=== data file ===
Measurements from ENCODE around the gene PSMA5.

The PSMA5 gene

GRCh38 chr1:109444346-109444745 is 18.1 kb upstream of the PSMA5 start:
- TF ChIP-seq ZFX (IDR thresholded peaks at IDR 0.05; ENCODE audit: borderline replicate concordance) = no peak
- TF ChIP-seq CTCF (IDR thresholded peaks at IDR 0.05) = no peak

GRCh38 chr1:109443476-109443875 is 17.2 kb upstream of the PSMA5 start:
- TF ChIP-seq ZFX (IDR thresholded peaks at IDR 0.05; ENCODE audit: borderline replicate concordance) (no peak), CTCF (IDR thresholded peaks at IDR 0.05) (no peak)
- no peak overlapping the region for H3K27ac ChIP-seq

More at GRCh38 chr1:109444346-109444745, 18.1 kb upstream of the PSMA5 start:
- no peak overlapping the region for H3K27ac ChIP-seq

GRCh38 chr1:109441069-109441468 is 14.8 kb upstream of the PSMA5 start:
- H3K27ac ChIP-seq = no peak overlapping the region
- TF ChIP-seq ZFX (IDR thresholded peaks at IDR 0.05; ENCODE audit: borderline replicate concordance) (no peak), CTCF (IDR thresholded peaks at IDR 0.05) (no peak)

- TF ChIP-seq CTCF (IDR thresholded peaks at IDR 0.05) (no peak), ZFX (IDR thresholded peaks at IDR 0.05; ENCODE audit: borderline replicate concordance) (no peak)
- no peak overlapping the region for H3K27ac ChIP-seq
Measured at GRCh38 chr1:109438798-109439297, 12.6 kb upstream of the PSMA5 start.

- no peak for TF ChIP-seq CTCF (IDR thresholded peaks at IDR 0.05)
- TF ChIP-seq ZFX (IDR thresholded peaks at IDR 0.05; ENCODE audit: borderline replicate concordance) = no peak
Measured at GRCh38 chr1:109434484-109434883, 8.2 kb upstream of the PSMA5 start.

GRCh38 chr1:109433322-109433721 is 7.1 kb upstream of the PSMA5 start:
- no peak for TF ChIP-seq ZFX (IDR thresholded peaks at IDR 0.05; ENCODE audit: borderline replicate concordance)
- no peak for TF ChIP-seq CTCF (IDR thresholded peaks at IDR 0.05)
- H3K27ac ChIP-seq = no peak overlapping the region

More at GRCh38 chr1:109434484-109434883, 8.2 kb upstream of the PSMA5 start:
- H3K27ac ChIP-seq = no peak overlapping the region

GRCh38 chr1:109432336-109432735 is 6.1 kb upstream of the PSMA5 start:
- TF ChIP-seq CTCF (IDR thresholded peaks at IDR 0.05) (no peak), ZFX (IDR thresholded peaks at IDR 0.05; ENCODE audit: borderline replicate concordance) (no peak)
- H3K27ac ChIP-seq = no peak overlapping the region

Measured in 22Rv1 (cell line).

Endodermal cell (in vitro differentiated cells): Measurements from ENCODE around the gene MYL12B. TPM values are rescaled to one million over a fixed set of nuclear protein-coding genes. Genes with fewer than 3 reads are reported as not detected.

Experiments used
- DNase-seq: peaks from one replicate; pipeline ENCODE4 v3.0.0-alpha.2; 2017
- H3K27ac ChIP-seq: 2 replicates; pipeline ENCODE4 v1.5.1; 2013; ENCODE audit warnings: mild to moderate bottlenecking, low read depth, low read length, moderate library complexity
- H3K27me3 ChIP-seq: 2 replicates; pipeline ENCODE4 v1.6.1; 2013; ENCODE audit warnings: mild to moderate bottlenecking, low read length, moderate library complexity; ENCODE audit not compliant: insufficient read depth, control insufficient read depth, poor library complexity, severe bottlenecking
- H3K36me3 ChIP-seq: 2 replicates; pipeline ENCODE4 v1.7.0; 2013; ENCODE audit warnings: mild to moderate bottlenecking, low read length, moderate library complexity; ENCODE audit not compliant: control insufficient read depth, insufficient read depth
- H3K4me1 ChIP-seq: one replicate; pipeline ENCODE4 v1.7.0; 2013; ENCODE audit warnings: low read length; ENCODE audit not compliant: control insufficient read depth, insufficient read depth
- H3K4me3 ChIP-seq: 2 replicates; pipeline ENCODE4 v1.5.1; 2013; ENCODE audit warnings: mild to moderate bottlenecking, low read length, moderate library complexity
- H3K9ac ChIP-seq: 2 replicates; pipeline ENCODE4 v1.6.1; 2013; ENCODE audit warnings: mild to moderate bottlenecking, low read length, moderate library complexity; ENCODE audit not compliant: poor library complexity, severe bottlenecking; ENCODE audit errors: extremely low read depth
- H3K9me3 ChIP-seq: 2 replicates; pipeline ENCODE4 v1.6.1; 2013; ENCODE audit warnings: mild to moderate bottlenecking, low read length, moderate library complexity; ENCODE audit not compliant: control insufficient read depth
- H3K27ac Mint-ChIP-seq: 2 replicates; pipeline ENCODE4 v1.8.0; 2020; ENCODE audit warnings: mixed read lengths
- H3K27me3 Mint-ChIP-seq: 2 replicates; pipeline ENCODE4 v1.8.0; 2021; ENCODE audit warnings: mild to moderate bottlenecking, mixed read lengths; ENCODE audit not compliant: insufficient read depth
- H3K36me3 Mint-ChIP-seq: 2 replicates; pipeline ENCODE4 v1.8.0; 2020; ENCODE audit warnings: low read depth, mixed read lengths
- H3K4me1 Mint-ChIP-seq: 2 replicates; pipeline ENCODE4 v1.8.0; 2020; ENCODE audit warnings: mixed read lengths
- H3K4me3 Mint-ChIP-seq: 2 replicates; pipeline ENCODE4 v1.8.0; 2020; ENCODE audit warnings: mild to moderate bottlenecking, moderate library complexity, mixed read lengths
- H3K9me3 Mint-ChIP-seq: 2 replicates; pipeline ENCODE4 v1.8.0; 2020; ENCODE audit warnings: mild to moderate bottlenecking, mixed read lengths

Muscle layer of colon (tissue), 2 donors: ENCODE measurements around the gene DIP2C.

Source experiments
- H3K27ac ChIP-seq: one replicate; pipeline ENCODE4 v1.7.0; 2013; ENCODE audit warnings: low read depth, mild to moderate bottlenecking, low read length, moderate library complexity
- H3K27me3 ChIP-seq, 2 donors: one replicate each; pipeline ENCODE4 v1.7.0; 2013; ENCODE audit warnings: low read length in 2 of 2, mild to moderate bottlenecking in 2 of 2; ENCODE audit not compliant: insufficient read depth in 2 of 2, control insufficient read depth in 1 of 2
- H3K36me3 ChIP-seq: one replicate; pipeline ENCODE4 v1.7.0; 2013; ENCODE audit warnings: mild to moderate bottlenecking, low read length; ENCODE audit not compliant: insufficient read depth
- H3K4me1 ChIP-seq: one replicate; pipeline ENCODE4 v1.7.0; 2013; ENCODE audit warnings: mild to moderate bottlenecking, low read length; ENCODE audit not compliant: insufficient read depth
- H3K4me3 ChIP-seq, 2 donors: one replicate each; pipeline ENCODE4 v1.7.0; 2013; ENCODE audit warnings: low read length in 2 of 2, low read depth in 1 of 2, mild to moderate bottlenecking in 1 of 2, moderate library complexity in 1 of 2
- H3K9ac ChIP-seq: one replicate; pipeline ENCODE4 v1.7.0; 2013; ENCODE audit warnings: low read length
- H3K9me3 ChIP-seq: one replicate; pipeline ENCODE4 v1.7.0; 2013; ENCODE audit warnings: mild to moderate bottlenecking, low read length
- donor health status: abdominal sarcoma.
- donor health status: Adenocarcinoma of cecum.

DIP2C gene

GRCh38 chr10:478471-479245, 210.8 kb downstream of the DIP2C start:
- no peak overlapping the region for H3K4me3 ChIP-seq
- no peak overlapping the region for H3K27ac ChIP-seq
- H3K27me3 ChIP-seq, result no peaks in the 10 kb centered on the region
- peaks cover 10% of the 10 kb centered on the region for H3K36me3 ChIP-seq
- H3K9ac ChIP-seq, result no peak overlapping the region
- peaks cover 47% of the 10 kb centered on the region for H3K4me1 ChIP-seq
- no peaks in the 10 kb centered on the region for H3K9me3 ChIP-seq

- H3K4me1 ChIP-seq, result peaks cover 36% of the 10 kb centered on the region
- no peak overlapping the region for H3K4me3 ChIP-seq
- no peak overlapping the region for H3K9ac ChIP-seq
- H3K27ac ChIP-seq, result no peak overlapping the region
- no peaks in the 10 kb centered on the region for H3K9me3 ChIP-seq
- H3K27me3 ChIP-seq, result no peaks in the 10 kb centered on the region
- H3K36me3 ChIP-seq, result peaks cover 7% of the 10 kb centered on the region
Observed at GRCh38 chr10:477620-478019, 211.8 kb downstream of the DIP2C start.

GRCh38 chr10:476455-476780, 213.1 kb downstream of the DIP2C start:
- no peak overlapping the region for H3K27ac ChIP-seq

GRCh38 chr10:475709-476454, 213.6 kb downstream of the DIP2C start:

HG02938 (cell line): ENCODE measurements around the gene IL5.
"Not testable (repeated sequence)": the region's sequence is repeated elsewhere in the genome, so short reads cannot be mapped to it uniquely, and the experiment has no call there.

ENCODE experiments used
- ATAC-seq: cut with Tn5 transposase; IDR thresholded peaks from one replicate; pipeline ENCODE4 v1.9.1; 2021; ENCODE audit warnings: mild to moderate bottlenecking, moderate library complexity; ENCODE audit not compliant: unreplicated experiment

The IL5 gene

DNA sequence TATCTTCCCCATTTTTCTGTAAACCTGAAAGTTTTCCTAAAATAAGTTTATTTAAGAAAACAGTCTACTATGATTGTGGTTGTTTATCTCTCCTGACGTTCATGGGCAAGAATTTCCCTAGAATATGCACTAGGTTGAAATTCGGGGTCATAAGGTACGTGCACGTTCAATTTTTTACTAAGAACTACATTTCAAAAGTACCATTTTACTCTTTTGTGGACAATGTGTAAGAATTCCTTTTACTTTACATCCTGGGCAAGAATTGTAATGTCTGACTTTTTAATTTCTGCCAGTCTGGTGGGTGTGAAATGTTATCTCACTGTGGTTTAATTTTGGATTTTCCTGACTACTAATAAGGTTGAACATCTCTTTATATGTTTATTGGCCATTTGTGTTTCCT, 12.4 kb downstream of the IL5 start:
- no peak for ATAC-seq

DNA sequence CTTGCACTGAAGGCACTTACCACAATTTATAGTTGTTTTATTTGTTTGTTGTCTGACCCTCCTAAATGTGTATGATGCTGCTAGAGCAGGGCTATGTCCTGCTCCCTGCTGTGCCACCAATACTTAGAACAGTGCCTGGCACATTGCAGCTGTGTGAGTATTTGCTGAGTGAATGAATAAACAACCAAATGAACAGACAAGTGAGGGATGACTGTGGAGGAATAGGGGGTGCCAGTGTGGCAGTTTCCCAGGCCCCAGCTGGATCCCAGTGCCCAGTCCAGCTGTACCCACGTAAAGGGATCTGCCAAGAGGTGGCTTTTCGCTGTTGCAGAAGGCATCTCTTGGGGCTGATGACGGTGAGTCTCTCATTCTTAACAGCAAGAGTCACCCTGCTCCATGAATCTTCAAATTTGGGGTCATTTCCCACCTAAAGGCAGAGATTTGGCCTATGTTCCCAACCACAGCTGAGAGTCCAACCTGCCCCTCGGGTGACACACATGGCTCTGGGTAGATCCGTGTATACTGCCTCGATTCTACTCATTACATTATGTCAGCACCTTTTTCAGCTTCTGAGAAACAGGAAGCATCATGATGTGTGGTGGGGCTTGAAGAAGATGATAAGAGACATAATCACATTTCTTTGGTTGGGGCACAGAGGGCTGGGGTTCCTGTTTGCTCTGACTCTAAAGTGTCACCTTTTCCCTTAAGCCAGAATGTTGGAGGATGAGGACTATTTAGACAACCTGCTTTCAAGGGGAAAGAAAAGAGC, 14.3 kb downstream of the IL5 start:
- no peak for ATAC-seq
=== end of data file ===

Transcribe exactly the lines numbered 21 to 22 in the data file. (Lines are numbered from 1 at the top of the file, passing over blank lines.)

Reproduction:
- no peak for TF ChIP-seq ZFX (IDR thresholded peaks at IDR 0.05; ENCODE audit: borderline replicate concordance)
- no peak for TF ChIP-seq CTCF (IDR thresholded peaks at IDR 0.05)